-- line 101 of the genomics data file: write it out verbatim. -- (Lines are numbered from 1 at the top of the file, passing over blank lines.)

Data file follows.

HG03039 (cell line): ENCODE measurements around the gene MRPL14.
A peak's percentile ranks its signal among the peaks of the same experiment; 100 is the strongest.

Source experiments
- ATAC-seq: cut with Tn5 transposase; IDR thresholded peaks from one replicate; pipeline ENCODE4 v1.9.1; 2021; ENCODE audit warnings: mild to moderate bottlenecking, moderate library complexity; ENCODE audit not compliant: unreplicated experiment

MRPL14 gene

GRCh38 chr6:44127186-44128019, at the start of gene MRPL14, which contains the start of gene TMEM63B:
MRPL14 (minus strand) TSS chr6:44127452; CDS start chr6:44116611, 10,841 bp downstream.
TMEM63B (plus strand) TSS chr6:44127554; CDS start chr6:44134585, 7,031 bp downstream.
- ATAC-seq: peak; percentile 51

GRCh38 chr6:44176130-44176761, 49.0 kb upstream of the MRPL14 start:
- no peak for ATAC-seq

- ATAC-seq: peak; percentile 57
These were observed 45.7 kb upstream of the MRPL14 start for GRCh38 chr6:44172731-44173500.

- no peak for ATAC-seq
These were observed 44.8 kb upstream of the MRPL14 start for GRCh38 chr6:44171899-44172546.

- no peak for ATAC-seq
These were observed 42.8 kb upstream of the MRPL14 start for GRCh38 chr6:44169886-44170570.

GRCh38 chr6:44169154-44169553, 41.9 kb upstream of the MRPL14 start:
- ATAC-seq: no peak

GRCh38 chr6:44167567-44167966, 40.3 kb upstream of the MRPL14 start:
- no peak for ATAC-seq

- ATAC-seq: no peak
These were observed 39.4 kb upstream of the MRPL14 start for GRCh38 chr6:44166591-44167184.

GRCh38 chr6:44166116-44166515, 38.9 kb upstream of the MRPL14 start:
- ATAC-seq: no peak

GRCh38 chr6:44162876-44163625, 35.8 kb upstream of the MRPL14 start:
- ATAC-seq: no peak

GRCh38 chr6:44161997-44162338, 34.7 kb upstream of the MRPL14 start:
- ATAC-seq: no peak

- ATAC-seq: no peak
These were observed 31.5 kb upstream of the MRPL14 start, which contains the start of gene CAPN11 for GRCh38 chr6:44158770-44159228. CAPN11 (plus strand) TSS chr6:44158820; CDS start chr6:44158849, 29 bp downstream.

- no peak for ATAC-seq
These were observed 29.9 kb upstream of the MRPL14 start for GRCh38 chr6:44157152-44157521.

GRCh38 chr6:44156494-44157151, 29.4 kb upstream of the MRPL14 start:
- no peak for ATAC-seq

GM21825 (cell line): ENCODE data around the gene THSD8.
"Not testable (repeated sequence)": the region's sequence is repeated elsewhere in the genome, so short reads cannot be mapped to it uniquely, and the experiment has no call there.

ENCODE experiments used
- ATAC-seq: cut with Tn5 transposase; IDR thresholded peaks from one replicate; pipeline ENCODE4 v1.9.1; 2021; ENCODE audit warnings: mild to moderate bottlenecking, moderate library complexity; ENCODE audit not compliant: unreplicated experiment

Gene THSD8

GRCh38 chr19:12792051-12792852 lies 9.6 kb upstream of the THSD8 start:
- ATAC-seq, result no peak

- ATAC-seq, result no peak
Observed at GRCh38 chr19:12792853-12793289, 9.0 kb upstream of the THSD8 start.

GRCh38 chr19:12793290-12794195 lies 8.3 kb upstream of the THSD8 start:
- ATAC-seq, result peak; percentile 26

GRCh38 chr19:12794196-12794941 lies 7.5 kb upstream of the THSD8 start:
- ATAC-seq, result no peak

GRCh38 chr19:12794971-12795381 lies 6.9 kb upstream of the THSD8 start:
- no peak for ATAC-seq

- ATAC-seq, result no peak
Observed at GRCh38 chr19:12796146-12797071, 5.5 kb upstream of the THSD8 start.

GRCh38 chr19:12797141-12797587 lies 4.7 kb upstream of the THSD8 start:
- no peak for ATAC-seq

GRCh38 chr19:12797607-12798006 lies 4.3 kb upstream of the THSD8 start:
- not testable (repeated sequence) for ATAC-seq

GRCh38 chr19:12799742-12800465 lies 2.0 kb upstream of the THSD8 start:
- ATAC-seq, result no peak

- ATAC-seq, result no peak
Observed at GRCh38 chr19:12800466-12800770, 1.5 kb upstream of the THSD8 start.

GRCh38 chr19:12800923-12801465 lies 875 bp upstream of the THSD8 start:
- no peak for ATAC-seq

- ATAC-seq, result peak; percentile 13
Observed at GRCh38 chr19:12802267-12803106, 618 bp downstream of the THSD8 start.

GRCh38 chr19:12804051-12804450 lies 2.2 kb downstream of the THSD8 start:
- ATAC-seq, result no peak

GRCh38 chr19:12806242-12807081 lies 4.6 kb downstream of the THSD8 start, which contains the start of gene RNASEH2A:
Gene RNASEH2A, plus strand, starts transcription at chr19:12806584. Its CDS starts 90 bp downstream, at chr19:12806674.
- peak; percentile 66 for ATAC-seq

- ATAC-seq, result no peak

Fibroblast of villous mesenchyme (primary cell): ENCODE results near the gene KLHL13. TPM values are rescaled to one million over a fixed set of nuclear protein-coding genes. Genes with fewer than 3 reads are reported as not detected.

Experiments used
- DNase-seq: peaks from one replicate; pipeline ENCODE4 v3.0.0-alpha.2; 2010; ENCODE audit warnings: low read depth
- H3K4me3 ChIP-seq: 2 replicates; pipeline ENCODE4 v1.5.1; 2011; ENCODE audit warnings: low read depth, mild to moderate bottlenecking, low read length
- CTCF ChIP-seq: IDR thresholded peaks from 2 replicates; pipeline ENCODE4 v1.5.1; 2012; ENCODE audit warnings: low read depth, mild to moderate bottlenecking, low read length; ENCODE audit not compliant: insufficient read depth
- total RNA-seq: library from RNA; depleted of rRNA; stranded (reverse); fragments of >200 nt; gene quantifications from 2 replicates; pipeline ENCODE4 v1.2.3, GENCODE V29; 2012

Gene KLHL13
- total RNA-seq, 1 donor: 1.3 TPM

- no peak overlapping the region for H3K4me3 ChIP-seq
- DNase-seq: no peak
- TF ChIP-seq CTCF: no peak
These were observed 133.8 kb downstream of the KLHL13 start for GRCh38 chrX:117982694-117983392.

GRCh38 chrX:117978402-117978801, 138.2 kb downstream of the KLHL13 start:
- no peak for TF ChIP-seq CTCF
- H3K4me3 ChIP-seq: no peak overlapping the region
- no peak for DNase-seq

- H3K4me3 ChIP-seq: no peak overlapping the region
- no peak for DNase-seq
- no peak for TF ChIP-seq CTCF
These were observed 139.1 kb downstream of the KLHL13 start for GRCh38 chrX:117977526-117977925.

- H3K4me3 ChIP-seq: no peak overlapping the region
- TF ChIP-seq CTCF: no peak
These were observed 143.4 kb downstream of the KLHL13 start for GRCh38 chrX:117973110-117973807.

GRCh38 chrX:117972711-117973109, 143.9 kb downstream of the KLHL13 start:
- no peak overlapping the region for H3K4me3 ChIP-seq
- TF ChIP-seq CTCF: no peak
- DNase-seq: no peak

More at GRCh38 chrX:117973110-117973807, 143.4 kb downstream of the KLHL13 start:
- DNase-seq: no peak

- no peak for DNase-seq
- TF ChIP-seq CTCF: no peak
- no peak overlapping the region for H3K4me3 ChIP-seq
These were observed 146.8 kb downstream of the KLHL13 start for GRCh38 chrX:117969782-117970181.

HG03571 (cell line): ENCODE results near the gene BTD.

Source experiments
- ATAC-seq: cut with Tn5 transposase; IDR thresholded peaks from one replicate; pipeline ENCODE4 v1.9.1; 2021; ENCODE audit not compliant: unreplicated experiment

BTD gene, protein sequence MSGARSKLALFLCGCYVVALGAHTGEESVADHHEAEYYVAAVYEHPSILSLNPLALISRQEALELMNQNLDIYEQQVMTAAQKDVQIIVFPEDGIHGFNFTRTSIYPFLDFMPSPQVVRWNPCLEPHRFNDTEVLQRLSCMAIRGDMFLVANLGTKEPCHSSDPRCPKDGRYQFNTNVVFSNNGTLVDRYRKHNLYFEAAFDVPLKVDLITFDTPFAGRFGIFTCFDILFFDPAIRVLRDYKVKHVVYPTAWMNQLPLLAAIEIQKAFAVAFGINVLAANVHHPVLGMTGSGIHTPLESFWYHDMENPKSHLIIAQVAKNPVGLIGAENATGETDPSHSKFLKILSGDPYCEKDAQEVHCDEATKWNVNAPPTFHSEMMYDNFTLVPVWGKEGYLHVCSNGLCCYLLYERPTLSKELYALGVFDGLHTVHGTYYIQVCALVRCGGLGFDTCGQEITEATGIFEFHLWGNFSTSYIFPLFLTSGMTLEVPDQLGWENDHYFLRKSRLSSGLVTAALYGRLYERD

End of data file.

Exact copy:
- TF ChIP-seq CTCF: no peak